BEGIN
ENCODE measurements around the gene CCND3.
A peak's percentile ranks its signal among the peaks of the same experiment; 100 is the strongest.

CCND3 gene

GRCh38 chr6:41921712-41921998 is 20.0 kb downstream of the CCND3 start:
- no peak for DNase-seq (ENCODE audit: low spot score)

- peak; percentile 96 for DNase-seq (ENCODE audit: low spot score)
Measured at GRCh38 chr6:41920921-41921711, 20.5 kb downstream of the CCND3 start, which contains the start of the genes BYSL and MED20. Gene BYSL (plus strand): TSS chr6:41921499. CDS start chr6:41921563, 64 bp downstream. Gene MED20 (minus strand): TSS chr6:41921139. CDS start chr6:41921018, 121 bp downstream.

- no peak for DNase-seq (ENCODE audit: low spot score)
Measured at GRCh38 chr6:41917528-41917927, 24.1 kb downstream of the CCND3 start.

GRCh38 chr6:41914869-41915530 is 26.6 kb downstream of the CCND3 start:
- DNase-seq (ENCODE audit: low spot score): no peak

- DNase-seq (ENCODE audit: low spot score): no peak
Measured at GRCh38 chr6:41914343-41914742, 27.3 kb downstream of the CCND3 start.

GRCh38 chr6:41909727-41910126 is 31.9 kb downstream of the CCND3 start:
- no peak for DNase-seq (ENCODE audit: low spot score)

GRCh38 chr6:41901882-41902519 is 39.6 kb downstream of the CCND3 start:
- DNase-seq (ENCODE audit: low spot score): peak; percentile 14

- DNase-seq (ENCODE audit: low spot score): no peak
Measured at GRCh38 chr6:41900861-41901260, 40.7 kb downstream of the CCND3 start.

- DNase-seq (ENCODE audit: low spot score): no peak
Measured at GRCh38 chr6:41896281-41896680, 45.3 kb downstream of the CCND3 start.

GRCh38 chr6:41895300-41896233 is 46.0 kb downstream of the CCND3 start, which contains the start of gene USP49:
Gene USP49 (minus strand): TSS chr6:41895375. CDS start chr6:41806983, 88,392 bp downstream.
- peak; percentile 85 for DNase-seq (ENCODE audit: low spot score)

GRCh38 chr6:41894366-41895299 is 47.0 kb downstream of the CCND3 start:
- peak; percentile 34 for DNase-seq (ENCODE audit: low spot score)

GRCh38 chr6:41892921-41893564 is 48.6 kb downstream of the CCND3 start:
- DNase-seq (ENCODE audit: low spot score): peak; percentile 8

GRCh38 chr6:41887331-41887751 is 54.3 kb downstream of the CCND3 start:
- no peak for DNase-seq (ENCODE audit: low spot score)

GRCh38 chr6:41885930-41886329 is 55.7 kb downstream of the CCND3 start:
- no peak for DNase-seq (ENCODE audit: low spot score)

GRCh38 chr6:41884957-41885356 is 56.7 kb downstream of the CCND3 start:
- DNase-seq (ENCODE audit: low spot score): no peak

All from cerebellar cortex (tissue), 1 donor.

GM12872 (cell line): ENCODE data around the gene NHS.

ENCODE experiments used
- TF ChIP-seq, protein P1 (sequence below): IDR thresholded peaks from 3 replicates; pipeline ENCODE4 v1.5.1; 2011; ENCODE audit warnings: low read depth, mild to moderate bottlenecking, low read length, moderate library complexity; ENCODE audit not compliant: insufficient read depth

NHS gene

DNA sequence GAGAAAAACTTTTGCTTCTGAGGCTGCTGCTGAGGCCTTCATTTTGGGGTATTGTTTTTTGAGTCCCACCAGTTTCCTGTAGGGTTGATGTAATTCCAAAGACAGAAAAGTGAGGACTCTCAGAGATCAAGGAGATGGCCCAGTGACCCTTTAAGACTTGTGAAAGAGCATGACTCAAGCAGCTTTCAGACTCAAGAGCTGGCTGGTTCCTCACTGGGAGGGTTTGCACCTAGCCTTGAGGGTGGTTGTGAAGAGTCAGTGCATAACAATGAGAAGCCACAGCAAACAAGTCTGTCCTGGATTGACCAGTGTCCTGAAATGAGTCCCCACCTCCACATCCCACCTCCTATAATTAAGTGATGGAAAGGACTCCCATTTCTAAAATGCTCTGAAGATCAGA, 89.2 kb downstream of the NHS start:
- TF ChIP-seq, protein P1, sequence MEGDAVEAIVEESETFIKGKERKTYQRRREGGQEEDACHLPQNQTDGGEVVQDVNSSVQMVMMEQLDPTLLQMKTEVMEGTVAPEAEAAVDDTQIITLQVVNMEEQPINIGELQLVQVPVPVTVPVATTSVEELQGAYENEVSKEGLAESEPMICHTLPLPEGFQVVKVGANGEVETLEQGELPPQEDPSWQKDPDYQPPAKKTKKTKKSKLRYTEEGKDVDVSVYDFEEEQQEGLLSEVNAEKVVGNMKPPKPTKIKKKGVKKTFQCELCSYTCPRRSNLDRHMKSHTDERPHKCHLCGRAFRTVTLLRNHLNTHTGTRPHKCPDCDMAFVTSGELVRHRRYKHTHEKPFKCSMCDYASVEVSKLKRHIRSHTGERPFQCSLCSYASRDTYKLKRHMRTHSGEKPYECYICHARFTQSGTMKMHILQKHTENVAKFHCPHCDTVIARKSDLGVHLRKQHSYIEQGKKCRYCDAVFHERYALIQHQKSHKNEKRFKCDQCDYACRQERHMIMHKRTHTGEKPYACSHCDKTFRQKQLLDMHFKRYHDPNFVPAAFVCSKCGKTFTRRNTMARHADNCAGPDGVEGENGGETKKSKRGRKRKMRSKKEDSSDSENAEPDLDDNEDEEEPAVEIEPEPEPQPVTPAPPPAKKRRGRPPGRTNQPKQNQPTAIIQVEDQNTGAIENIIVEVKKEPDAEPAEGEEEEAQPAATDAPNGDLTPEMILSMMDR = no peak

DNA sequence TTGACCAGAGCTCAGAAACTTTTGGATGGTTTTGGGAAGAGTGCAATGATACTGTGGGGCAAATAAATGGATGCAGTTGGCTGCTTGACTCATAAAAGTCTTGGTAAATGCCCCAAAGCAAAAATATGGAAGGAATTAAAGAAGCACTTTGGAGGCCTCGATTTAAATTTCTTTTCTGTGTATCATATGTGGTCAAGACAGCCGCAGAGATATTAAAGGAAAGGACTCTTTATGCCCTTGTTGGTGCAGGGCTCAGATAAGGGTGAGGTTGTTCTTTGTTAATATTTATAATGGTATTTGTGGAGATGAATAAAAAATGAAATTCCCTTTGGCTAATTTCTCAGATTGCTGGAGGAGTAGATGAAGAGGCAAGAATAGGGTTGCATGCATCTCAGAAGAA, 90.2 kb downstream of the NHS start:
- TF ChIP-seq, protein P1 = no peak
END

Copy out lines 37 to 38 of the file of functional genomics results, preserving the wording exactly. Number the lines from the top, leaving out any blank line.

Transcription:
ENCODE experiments used
- TF ChIP-seq, protein P1 (sequence below): IDR thresholded peaks from 3 replicates; pipeline ENCODE4 v1.5.1; 2011; ENCODE audit warnings: low read depth, mild to moderate bottlenecking, low read length, moderate library complexity; ENCODE audit not compliant: insufficient read depth